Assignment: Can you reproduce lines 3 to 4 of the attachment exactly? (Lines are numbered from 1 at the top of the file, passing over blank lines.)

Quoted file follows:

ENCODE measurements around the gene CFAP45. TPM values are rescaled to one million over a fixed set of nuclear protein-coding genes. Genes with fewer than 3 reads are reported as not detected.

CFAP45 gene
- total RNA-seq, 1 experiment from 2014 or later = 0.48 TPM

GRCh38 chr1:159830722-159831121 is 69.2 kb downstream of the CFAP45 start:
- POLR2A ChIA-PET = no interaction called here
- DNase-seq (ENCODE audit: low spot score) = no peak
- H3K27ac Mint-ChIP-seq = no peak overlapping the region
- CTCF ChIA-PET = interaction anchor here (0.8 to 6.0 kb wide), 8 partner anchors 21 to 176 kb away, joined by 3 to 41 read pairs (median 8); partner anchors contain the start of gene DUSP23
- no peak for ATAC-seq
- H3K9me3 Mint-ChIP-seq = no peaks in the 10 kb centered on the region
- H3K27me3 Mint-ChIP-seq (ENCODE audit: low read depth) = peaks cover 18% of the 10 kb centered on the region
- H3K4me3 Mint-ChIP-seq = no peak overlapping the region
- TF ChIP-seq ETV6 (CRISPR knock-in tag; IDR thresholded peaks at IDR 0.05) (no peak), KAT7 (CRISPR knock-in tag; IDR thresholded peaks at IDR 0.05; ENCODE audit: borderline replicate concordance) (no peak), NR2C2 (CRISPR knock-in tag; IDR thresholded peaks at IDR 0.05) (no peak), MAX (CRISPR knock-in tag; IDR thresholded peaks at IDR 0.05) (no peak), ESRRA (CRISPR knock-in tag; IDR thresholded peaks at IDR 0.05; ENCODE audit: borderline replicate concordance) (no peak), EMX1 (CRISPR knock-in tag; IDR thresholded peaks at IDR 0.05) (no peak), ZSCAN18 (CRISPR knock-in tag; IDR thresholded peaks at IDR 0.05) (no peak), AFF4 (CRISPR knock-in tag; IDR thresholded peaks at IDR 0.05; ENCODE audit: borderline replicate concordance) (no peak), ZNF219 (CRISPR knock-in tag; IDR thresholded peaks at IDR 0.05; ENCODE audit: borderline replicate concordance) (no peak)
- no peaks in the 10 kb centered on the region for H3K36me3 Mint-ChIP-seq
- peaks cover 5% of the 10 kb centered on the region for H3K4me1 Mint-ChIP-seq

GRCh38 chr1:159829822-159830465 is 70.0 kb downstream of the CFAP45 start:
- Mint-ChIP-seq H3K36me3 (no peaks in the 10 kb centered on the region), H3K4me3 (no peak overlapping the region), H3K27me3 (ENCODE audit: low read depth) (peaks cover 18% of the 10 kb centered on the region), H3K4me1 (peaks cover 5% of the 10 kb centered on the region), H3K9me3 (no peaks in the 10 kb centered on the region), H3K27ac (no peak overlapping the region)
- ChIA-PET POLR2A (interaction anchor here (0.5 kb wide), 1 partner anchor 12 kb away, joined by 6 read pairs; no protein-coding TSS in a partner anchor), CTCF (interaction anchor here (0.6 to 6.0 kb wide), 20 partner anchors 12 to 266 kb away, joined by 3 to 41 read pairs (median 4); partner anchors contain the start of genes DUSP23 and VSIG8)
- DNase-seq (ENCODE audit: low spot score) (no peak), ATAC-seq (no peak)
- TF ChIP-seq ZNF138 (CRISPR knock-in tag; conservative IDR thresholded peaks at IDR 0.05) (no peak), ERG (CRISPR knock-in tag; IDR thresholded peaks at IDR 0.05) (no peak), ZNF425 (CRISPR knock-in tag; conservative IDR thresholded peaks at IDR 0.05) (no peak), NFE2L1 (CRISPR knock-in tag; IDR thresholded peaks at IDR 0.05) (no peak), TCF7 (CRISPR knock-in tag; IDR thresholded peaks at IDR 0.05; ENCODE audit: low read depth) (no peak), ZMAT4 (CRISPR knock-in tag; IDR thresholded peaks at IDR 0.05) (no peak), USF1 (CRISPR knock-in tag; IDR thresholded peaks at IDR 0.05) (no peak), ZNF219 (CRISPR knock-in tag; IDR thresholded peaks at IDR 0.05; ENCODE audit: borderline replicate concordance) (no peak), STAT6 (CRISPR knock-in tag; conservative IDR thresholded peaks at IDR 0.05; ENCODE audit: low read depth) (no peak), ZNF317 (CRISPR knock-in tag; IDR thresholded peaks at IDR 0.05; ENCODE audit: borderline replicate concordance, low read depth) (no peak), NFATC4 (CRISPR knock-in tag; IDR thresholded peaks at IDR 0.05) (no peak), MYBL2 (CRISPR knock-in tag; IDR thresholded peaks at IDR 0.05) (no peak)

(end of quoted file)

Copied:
- total RNA-seq, 1 experiment from 2014 or later = 0.48 TPM

GRCh38 chr1:159830722-159831121 is 69.2 kb downstream of the CFAP45 start: